“Windows Defender Security Center” pop-up scam (fake) - Free Guide

“Windows Defender Security Center” pop-up scam Removal Guide

What is “Windows Defender Security Center” pop-up scam?

“Windows Defender Security Center” pop-up scam can cause monetary losses and damage to your system

Windows Defender Security CenterWindows Defender Security Center is a harmful site created to take advantage of Windows users

“Windows Defender Security Center” pop-up is a fake message created by crooks to make a profit from innocent Windows users. The scam tries to convince people that their system is in danger because it was infected by spyware. Fraudsters use clever deception tactics to scare people into taking action.

Scammers want people to call the provided number. Once on the call, they try to gain remote access to the device by trying to convince users that they will solve the problem. Then they can start performing fake system scans, uninstall trustworthy security tools, and download fake antivirus software. Users' machines can get infected by malware, trojans, and ransomware.

People should also be aware that scammers are capable of installing RATs (Remote Access Trojans).[1] They provide the ability to access the machine without the users' knowledge for an unlimited amount of time. Fraudsters can gain control over users' personal files, like photos, videos, documents. The data can be sold on underground forums or used for blackmail.

NAME Windows Defender Security Center
TYPE Phishing attempt; adware
SYMPTOMS A fake message appears trying to convince users that their system is in danger
DISTRIBUTION Shady websites; deceptive ads; freeware installations
DANGERS Scammers can lure out personal information, convince victims to pay for bogus security software, or infect their systems with malware
ELIMINATION Check your browser for malicious extensions and scan your machine with anti-malware tools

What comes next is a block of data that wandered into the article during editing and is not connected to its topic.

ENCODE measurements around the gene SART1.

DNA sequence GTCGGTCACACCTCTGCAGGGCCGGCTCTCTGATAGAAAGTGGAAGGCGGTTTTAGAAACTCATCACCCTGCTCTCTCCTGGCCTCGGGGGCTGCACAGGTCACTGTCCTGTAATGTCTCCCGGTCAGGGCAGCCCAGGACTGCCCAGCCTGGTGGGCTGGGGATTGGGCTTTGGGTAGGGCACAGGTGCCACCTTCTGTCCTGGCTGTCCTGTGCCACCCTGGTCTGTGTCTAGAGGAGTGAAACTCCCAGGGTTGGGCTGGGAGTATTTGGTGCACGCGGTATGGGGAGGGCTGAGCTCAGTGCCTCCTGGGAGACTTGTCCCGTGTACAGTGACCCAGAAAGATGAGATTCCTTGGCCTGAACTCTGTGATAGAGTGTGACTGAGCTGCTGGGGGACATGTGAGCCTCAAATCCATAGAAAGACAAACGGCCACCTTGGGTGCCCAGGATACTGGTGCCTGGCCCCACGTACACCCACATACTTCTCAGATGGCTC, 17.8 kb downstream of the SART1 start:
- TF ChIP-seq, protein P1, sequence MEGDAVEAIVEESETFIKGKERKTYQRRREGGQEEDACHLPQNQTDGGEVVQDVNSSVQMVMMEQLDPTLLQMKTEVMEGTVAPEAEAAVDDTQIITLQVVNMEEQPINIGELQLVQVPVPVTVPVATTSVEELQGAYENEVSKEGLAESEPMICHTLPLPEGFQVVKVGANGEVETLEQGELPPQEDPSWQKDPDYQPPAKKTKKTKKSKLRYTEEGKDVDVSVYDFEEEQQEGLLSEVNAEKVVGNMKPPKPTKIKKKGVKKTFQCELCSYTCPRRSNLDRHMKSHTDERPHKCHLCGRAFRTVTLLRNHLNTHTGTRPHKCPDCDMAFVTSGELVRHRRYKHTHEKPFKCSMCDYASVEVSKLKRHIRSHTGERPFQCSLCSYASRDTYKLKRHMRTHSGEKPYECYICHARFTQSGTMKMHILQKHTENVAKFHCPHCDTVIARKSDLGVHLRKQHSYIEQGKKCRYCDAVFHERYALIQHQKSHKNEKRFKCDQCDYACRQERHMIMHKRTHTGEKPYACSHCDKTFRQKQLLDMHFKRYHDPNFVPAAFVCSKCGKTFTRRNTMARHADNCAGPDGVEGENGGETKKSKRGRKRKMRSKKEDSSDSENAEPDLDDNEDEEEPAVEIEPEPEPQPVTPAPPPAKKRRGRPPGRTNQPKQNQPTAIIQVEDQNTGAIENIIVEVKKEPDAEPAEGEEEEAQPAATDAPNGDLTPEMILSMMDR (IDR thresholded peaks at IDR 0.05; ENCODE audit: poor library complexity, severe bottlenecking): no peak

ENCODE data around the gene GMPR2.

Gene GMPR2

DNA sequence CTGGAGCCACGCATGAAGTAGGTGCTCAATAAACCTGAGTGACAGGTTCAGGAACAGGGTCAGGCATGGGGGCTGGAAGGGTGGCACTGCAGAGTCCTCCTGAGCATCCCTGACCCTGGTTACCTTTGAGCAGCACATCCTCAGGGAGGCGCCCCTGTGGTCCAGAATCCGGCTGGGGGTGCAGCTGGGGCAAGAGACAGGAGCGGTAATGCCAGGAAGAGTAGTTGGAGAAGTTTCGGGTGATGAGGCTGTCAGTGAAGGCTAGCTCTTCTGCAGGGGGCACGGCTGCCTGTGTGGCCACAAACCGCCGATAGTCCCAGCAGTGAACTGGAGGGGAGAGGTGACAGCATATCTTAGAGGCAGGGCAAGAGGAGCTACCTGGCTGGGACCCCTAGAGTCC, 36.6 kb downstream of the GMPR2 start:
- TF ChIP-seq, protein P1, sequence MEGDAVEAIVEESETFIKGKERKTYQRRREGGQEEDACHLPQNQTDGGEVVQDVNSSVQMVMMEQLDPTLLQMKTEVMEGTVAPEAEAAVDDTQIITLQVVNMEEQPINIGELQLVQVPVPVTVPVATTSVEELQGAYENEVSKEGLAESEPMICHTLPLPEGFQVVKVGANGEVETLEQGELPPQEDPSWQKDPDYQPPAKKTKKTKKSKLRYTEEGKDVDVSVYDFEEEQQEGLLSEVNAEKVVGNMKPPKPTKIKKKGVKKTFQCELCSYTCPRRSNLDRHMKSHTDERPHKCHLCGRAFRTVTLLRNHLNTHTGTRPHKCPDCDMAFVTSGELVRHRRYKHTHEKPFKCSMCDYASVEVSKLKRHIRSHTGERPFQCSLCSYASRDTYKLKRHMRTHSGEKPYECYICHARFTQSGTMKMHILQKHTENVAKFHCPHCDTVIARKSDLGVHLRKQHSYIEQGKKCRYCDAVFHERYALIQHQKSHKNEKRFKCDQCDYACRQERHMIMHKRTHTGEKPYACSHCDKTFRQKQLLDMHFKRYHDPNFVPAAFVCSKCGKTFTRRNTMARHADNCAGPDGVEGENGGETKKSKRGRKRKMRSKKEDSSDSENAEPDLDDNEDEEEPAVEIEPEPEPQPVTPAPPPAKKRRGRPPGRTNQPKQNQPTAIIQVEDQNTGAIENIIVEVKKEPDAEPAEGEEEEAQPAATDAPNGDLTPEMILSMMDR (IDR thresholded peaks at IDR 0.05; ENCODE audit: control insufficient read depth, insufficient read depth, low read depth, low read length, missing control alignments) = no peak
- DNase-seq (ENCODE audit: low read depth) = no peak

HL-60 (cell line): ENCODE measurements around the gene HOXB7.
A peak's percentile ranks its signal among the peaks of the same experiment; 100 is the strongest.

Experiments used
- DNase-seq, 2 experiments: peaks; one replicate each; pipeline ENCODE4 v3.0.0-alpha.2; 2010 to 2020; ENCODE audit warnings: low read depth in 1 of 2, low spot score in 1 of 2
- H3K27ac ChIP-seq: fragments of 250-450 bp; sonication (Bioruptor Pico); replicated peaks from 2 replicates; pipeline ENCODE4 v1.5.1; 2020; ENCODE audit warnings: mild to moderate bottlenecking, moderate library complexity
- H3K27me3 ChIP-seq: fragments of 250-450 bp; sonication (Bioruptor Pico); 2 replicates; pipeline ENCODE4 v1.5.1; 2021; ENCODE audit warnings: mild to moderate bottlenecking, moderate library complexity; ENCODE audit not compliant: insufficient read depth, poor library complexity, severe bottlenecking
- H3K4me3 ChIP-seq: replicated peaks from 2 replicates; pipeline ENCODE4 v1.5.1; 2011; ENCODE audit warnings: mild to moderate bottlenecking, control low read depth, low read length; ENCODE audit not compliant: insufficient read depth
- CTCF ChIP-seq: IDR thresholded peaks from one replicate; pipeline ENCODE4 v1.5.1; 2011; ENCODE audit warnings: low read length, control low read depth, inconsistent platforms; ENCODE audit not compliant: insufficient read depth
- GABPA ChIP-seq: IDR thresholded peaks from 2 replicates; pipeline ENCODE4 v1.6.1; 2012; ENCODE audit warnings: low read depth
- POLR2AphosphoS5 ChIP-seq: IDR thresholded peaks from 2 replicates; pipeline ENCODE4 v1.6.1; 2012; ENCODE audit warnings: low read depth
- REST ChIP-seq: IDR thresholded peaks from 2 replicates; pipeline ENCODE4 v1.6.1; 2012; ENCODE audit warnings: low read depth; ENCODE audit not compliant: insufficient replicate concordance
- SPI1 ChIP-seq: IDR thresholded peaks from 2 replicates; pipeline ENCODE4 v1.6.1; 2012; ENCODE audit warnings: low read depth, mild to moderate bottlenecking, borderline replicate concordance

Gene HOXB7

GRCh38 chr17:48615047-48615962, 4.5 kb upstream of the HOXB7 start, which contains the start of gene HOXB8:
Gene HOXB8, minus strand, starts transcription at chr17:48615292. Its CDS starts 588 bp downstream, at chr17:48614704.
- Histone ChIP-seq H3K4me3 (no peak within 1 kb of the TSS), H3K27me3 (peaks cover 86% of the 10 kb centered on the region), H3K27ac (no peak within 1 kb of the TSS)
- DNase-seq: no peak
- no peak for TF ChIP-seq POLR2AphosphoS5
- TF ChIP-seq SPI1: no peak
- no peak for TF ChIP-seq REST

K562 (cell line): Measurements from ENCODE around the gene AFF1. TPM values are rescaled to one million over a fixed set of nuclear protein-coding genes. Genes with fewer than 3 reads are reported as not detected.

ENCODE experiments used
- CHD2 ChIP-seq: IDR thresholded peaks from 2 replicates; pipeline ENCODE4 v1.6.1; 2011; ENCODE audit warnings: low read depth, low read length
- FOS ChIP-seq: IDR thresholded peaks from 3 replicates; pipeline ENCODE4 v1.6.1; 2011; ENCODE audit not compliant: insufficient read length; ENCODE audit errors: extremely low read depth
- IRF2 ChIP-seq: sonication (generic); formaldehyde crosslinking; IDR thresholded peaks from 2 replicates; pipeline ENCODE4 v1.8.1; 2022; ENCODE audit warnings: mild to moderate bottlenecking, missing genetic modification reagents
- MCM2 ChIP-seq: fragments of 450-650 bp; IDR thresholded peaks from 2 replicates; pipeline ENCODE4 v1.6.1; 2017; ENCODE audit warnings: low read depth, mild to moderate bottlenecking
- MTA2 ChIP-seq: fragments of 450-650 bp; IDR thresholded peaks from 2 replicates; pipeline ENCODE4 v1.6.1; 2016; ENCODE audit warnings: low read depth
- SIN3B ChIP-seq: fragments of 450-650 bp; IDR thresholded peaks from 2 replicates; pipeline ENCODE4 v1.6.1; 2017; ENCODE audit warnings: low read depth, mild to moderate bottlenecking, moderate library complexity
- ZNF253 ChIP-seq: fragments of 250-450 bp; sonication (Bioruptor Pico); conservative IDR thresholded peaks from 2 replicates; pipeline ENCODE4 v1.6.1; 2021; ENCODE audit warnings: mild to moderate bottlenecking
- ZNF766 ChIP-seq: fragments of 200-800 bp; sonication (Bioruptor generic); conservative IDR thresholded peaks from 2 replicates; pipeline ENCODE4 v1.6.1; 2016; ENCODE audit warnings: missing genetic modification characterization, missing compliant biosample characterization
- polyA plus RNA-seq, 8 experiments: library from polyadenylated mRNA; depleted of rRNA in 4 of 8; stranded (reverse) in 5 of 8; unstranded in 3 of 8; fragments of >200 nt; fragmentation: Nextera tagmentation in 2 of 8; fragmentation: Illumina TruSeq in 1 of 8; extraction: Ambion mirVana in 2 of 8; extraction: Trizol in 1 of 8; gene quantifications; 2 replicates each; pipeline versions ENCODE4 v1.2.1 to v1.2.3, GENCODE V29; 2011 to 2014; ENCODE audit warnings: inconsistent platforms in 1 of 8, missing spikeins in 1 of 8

FURTHER STEPS Use ReimageIntego to get rid of any remaining damage and clear your browser

Social engineering techniques

Windows Defender Security Center pop-up scamWindows Defender Security Center might have been opened by adware

The “Windows Defender Security Center” pop-up scam displays this message:

Windows-Defender – Security Warning

** ACCESS TO THIS PC HAS BEEN BLOCKED FOR SECURITY REASONS **

Your computer has alerted us that it has been infected with a DOSAttack Spyware. The following data has been compromised.

> Email Credentials
> Banking Passwords
> Facebook Login
> Pictures & Documents

Windows-Defender Scan has found potentially unwanted Adware on this device that can steal your passwords, online identity, financial information, personal files, pictures or documents.

You must contact us immediately so that our engineers can walk you through the removal process over the phone.

Call Microsoft Support immediately to report this threat, prevent identity theft and unlock access to this device.

Closing this window will put your personal information at risk and lead to a suspension of your Windows Registration.

Call Microsoft Support: 1-865-484-6972 (Toll Free)

The page is disguised to look like a legitimate Microsoft alert that warns about danger. Multiple banners show up on the screen to intimidate users even more. People may also see a supposed system scan in process. It is just a fake animation meant to make the pop-up look legitimate.

As you can see, the message gives the impression that users' computers have been blocked because they are infected by spyware. There should be no need to mention that this is not true. Microsoft will never randomly show alerts while you are browsing the web. If you see such a message, look for grammar and spelling mistakes, as crooks often make them. Also, inspect the URL and determine if it seems legitimate.

Distribution methods